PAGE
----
ECB fails to offset bond purchases
The European Central Bank has failed to mop up the extra liquidity it has pumped into the markets via its controversial programme of buying the bonds of distressed countries, data showed on Tuesday.
Market sources said this could stem from so-called one-off "end-of-month" effects where banks were hoarding cash for accounting purposes but some analysts suggested it could point to mounting tensions between eurozone banks.
The ECB said in a statement that 85 banks bid a total of 194.2 billion euros ($258 billion) for seven-day term deposits in a regular weekly liquidity-absorbing operation.
That fell short of the 203.5 billion euros it has spent on eurozone bonds since last year under a programme to buy up the bonds of eurozone countries that are finding it hard to drum up financing the normal way via the markets.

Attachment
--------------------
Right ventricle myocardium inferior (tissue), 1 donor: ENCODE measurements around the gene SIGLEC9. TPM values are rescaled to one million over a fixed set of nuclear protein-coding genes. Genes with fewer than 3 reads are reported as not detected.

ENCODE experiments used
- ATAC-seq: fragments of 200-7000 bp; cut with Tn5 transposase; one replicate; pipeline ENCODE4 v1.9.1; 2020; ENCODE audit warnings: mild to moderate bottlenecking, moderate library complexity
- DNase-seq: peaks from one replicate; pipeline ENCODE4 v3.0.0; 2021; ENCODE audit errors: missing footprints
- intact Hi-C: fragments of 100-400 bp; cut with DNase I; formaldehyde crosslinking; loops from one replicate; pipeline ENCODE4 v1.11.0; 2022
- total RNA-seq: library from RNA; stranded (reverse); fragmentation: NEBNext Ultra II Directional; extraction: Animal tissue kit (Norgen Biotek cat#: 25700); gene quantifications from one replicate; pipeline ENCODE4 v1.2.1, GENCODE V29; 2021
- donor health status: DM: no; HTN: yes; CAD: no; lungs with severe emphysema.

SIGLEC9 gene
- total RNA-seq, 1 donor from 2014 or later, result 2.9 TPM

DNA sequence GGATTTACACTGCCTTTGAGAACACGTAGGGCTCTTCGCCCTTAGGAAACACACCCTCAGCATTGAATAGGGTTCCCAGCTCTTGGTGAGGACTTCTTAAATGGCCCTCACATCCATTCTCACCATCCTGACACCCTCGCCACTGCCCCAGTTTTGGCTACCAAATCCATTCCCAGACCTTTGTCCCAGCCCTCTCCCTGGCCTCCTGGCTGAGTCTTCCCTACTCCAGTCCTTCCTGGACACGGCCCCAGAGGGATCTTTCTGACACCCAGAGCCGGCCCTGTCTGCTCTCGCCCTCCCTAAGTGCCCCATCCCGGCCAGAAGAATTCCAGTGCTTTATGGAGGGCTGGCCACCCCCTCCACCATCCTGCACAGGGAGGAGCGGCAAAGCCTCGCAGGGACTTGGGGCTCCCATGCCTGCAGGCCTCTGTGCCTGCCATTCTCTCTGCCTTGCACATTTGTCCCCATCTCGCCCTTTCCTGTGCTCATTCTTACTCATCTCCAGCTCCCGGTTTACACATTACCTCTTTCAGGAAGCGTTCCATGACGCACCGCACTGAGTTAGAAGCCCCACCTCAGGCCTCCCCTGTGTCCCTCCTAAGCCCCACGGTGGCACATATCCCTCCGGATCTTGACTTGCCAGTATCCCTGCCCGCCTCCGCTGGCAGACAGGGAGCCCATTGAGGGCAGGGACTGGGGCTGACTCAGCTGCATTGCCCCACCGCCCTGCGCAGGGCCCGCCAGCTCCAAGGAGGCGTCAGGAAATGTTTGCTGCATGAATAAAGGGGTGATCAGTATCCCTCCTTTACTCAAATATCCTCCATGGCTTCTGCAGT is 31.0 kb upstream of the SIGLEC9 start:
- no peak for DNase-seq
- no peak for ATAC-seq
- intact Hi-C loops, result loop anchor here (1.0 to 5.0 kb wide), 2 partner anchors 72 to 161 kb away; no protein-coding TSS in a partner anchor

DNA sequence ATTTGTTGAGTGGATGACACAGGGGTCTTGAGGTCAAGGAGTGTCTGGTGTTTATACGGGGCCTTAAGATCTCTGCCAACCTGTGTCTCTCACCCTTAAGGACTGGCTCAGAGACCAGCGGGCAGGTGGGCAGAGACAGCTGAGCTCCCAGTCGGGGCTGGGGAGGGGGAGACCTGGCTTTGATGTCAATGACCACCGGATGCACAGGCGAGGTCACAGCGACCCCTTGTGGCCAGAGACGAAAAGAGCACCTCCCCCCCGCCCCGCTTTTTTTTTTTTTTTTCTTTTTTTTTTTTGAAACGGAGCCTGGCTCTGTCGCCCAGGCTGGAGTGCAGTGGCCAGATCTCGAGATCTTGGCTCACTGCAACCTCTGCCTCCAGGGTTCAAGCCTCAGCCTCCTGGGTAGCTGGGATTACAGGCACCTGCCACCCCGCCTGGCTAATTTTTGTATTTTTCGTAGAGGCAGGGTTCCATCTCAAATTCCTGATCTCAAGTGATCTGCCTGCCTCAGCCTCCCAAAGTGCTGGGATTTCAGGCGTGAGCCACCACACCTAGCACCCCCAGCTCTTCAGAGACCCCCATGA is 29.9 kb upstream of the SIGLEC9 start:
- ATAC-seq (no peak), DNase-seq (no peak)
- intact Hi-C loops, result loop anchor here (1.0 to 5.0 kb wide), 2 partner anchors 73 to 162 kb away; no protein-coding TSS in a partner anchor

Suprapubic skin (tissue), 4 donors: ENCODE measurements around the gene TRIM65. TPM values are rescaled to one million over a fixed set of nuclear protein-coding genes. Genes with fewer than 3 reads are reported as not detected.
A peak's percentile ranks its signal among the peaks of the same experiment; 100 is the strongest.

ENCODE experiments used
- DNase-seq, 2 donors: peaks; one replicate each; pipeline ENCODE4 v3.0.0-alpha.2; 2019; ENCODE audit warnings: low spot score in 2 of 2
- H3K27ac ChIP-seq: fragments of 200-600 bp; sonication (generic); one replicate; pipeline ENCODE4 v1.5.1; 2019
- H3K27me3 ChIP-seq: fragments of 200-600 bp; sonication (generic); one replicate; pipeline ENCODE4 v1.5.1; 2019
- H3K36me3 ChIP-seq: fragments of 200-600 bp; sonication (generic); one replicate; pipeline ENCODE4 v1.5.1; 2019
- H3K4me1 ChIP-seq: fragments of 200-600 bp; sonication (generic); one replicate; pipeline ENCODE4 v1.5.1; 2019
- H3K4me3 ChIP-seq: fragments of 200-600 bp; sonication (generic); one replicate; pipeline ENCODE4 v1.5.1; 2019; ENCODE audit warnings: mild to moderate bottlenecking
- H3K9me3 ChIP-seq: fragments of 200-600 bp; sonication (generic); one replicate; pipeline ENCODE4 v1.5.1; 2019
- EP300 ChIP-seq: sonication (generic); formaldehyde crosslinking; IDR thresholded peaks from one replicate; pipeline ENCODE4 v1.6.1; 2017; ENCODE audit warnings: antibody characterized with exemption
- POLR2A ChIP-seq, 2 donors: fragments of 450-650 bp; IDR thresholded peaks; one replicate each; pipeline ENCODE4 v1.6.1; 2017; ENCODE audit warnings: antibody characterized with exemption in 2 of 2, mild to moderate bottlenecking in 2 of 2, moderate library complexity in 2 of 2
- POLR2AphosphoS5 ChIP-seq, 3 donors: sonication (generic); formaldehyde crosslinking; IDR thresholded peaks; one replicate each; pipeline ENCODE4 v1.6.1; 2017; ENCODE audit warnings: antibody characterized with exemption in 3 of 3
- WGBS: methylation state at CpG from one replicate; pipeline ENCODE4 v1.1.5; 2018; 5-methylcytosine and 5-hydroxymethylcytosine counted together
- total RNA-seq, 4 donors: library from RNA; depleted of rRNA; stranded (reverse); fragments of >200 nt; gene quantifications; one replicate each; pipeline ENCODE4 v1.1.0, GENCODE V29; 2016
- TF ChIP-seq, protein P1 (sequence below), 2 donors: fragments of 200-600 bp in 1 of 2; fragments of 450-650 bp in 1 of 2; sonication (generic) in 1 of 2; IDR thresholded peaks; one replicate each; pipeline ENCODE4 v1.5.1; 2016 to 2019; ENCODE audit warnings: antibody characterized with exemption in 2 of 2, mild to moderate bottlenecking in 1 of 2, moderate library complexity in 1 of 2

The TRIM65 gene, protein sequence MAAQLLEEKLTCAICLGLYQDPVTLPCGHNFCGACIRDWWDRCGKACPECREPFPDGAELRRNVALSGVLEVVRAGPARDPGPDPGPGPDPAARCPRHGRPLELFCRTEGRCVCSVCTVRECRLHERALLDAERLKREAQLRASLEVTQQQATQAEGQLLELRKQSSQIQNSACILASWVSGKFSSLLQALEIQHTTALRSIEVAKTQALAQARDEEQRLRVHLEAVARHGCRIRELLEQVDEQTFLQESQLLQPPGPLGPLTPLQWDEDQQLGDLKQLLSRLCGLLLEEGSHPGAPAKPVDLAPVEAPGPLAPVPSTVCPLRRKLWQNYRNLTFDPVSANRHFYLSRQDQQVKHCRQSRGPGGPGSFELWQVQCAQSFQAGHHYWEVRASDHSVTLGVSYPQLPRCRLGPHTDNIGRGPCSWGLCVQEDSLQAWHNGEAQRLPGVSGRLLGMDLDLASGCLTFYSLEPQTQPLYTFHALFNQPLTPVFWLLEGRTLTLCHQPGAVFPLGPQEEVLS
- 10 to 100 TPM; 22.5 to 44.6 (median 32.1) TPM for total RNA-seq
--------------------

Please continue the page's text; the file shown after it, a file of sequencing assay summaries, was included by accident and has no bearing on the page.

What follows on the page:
The ECB is worried that additional liquidity it makes available via the bond purchases could swell the amount of money in circulation and therefore fuel inflation.
It therefore tries to "sterilise" the purchases by draining the same amount from the banking system each week.
It is the first time since May that there has been such a discrepancy but the sixth time in all since the bond-buying programme was launched in May 2010, the ECB said.
Berenberg Bank senior economist Christian Schulz said it "could perhaps mean that the volumes the ECB aims to drain each week are currently getting too high for the banks."
The central bank is currently under intense pressure to do more to resolve the eurozone's debilitating debt crisis.
There have been widespread calls for it to make unlimited bond purchases, effectively becoming a lender of last resort with the firepower to protect debt-ridden eurozone members from falling victim to the bond markets.
But the ECB itself is vehemently opposed, as is Germany, which fears that allowing the central bank to print unlimited amounts of money to stave off an economic slump will have catastrophic effects on inflation.
© 2011 AFP